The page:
Education Technology

You're Probably Right, It's Wrong

Published on 06/09/2008

Activity Overview

In this activity, students perform a simulation to guess answers on a test and determine the experimental probability of passing the test. They then compare it with the theoretical probability.

Before the Activity

  • Set up the calculator as explained in the attached PDF file
  • See the attached PDF file for detailed instructions for this activity
  • Print pages 111 - 128 from the attached PDF file for your class
  • During the Activity

    Distribute the pages to the class.

    Follow the Activity procedures:
    Part 1:

  • List the correct answer for each multiple choice question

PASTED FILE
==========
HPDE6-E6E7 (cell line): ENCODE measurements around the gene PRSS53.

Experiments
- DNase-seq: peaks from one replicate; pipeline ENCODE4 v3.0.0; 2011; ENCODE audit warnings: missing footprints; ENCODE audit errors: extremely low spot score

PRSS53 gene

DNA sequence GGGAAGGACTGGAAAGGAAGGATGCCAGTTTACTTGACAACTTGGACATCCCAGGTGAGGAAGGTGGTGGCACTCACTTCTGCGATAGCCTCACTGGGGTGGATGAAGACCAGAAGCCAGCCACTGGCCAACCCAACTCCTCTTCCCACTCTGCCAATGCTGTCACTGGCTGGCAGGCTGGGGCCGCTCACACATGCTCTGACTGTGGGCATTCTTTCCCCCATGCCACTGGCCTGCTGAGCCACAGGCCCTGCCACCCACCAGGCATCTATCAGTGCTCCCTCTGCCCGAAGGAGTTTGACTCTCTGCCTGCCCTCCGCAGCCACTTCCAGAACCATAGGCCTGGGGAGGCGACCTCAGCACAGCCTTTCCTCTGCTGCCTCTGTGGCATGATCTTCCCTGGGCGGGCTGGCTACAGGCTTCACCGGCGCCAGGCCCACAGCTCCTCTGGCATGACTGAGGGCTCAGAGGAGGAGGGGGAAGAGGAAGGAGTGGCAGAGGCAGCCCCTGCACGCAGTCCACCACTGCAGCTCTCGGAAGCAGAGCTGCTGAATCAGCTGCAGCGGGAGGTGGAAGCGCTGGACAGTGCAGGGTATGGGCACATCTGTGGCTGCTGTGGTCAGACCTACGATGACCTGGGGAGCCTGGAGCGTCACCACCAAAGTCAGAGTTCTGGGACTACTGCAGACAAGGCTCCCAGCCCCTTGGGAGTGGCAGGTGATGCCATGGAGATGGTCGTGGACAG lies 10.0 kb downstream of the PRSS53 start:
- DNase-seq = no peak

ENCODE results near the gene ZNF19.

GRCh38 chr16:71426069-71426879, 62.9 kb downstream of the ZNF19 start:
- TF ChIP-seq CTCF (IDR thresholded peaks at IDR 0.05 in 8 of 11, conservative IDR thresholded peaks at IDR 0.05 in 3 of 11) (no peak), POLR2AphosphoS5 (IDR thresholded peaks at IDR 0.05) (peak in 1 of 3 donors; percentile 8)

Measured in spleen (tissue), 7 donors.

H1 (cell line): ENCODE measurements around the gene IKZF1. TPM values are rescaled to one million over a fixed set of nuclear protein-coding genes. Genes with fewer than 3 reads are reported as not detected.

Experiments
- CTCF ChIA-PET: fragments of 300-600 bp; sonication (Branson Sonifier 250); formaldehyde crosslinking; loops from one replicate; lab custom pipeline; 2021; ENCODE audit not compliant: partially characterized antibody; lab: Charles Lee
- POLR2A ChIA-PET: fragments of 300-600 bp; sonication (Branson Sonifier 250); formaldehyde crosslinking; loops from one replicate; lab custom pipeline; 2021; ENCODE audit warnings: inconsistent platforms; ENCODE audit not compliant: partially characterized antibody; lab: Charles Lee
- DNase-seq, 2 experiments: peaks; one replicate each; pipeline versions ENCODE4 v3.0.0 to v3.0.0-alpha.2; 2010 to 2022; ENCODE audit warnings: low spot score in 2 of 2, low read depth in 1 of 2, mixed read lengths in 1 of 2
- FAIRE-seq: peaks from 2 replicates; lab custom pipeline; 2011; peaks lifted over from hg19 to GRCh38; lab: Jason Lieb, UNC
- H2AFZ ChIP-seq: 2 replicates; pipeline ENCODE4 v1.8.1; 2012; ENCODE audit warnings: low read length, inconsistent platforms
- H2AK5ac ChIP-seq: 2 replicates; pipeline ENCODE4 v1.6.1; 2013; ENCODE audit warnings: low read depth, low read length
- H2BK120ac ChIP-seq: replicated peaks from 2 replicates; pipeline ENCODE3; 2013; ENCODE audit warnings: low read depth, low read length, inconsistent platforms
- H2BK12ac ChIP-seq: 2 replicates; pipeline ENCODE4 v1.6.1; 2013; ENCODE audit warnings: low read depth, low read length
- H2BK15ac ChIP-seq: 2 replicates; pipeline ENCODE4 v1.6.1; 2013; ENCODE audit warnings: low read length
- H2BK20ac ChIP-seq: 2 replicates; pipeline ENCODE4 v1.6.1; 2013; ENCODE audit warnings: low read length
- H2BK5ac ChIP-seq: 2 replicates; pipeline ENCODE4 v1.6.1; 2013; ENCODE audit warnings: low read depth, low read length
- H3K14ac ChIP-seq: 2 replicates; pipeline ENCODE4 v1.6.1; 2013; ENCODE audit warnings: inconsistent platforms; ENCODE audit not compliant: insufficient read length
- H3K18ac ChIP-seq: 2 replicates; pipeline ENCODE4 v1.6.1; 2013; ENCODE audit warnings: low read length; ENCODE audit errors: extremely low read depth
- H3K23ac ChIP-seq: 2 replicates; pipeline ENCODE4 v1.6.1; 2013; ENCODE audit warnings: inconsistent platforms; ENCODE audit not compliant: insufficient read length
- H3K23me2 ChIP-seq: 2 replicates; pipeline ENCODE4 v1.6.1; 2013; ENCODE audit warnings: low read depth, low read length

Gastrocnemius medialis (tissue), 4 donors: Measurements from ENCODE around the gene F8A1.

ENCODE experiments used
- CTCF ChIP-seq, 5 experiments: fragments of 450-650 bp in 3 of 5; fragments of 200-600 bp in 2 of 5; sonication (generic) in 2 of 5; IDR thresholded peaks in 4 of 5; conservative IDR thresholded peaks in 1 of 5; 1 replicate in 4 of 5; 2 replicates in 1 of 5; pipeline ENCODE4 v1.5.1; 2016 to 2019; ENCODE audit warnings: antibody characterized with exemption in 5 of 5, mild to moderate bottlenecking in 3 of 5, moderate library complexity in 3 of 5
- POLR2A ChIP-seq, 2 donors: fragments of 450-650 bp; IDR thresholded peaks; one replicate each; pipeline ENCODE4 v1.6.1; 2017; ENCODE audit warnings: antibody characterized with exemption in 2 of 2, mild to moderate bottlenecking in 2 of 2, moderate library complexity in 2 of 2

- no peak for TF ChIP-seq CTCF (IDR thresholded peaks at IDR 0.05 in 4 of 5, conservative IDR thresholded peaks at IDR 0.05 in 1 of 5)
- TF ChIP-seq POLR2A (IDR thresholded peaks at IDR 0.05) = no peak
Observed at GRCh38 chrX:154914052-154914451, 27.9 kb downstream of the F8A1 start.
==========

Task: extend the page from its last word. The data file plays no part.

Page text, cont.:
• Generate a list of random numbers between 1 and 4
  • Compare the two lists
  • Find the number of correct answers in the simulation
  • Use this data to plot a histogram, and find the mean, mode, and median for the number of correct answers
  • Compare the experimental and theoretical probabilities for the data

  • Part 2:
    Run a simulation to check to see if the calculator produces an answer distribution similar to that on the actual test:
  • Generate a list of random numbers between 1 and 4 to represent the answers to 20 questions on the test
  • Sort the list and count the frequency of each option
  • Repeat the steps for two more trials
  • Determine the number of times an answer-option occurs in each trial
  • Plot a pie chart for each of the trial-tests
  • Create a pictograph using the data from the three trials
  • Construct bar graphs and observe that this graph shows the results of all three tests
  • After the Activity

    Students will complete the Data Collection and Analysis page and answer questions.

    Review student results:

  • As a class, discuss questions that appeared to be more challenging
  • Re-teach concepts as necessary